The events of Chanukah took place around 150 years after the death of Alexander of Macedonia. After his death, the Greek empire was divided into four parts; Israel lay squarely between the Ptolemaic branch in Egypt and the Seleucid, based in Syria.
Although Alexander the Great himself was a friend to the Jews, his conquest of the world brought about the global spread of Hellenistic civilization
. Greek culture, though rich in areas of art, literature, philosophy, mathematics, and science, was antithical to Jewish Torah values in many ways - the philosophies of hedonism, cynicism, and epicureanism, the glorification of the human body, sexual depravity, and the worship of pagan gods - to name a few. Despite some inroads by the Hellenists, many Jews were able to withstand the pressure and stay true to their heritage until the time of Antiochus IV Epiphanes
Evil King Antiochus persecuted the Jews, and set harsh decrees against them, forbidding: Brit Milah, Shabbat, declaration of the new moon, and Torah learning (those things that made Jews unique in body, time and thought). He decimated Jerusalem and set up idols in the Beit HaMikdash (Temple).
In the city of Modi'in, the Greeks set up an idol of Zeus and asked the local populace to sacrifice a pig to it. When a Jewish Hellenist stepped forward to comply, an eldery Kohen (actually the rightful Kohen Gadol) named Matisyahu (Matthias) of the family of the Hashmona'im, came forward and killed him. He rallied the people to his side with the cry "Mi Kamocha baElim Hashem" (who is like You among the mighty ones, oh God!) and the acronym of those words - Maccabee - became the name of the rebels.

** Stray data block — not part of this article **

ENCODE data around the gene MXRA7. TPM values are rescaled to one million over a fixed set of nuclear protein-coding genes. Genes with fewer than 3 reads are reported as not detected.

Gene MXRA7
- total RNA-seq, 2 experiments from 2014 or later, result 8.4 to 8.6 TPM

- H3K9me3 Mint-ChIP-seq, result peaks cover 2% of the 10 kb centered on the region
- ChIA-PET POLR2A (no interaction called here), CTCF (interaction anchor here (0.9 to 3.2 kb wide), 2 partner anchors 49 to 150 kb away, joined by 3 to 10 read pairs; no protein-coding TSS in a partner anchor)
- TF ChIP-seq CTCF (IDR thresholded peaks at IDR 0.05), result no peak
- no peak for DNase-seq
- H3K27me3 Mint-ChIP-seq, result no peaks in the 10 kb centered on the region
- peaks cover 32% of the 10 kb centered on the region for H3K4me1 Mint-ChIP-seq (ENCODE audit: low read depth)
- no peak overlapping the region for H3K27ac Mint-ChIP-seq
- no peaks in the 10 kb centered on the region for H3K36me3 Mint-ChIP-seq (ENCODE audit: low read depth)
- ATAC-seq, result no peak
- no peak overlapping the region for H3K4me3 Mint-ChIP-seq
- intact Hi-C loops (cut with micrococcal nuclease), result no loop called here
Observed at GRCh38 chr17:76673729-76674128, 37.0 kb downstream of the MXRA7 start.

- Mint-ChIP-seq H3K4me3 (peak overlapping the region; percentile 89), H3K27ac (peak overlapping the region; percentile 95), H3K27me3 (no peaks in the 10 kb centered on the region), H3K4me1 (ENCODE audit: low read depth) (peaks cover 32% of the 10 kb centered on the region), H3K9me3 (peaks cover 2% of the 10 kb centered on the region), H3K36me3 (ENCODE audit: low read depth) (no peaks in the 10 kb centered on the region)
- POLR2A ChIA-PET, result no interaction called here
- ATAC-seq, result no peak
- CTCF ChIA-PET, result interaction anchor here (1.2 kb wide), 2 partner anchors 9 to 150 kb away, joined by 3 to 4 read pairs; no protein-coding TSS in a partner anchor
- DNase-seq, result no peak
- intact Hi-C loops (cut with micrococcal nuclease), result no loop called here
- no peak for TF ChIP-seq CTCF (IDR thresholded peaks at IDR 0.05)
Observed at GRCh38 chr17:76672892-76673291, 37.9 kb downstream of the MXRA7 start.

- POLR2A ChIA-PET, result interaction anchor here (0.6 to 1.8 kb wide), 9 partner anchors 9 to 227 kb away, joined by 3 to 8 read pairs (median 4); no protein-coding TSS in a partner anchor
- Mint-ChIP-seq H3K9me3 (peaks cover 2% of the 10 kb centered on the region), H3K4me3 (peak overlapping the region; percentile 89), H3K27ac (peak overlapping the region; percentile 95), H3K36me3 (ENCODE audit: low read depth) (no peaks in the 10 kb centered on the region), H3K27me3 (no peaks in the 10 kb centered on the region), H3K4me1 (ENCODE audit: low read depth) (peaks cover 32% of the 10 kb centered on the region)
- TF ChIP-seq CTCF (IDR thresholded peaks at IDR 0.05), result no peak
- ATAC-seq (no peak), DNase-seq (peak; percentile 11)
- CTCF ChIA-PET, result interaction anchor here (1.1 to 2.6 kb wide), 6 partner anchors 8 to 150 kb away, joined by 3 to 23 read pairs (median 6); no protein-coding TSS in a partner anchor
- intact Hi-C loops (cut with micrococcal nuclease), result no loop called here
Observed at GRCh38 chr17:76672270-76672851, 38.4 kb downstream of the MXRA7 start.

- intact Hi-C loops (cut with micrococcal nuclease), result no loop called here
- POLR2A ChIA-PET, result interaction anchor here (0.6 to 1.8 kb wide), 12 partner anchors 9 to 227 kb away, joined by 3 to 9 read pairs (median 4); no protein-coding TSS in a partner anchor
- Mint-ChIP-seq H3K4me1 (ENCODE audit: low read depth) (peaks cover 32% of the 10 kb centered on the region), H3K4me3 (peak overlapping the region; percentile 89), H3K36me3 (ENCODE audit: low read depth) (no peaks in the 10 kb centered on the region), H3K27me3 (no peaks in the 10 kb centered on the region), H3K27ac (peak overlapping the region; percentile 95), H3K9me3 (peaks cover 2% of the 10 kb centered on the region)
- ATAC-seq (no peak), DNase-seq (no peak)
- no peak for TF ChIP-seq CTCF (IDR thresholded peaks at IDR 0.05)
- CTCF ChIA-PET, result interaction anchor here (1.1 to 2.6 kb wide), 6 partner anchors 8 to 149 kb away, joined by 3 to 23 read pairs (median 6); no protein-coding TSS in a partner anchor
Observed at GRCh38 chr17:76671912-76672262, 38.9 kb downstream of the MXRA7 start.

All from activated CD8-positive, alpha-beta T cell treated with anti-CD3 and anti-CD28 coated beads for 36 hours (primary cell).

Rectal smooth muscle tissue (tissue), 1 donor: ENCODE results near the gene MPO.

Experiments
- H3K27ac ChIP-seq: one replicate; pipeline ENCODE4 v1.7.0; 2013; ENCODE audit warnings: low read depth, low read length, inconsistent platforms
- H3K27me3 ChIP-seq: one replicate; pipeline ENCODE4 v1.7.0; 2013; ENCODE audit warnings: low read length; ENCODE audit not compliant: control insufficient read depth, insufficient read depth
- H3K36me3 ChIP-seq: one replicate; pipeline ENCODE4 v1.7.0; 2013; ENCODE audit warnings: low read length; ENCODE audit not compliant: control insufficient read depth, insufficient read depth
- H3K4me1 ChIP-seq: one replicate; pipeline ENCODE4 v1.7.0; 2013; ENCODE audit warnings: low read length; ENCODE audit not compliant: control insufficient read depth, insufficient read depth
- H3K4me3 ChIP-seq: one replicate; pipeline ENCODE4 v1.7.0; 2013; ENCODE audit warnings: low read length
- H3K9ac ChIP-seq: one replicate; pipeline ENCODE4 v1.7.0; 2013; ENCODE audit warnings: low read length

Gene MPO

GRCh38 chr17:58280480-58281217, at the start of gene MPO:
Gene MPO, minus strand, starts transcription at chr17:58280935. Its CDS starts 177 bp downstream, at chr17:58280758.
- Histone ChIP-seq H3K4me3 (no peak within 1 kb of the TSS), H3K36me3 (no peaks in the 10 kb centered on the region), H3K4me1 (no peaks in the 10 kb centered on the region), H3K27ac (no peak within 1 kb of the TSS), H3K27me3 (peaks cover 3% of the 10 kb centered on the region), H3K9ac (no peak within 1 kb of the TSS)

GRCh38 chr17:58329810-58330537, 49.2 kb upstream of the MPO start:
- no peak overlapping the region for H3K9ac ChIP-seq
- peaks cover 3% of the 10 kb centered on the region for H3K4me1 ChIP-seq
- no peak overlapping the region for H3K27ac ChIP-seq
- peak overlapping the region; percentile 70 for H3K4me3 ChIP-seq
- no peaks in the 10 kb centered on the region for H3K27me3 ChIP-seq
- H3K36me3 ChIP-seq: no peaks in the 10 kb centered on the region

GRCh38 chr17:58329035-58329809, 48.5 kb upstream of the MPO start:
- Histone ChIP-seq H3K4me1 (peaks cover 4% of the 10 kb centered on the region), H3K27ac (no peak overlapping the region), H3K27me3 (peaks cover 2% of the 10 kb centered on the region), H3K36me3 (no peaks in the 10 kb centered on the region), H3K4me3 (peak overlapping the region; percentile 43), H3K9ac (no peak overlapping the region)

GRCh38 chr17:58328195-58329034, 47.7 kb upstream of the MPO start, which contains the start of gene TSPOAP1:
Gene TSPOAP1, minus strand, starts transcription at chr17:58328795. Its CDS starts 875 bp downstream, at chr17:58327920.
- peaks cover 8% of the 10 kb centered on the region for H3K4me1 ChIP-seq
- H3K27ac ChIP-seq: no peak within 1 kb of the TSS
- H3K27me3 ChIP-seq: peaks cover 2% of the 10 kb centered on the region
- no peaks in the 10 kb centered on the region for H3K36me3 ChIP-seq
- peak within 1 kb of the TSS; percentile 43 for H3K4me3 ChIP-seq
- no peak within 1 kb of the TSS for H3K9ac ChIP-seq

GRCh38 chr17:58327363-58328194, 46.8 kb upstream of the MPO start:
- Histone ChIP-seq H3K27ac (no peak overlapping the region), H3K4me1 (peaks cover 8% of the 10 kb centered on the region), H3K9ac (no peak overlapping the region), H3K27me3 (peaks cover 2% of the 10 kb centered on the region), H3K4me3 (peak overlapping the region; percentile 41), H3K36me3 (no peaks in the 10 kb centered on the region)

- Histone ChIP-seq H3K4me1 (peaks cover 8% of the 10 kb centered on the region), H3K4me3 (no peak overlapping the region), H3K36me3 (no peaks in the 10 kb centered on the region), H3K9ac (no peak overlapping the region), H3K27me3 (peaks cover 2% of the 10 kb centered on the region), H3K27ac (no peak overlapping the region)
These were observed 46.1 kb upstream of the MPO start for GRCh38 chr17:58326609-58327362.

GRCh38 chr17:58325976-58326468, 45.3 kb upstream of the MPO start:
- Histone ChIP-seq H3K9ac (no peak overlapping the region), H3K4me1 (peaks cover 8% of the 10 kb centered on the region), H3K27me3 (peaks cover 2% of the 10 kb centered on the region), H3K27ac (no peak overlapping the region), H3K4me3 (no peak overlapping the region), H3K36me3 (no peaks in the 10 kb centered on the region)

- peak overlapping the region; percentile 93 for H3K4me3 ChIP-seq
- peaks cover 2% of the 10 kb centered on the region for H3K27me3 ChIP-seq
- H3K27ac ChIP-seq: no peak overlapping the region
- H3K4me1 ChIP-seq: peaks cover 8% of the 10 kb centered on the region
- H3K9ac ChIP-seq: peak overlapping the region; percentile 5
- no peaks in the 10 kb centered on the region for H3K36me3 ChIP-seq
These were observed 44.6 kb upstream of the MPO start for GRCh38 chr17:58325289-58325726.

Despite facing an overwhelming number of trained, professional soldiers, the Maccabim (Maccabees), led by Matisyahu's 5 sons, were successful in battle after battle, until they were able to recapture the city of Jerusalem itself.
The victorious soldiers cleared out the Temple, but found only one small cruse of oil that had not been contaminated. A miracle occured, and the oil lasted for 8 days (either till they were able to send messengers to Tekoa, a four-days journey, to get oil and return; or 7 days for the process of ritual purity from contact with the dead and another day to process the oil).
To "publicize the miracle", each member of each household lights a Menorah each of the eight nights of Chanukah. The candles must burn for at least half an hour after sunset - which, in times before electricity, was when people were still found in the streets. (Per my Rabbi, I let my Menorah stay alight much longer since people are out and about much later these days.) The best way to perform the Mitzvah is with olive oil, though any kind of flame-producing candles are kosher as well. We light one lamp the first night and progressively add one more each night. The Menorah is best placed to the left of the doorway, so that we are surrounded by Mitzvot (the Mezuza being on the right doorpost. After lighting, the family sings Ma'oz Tzur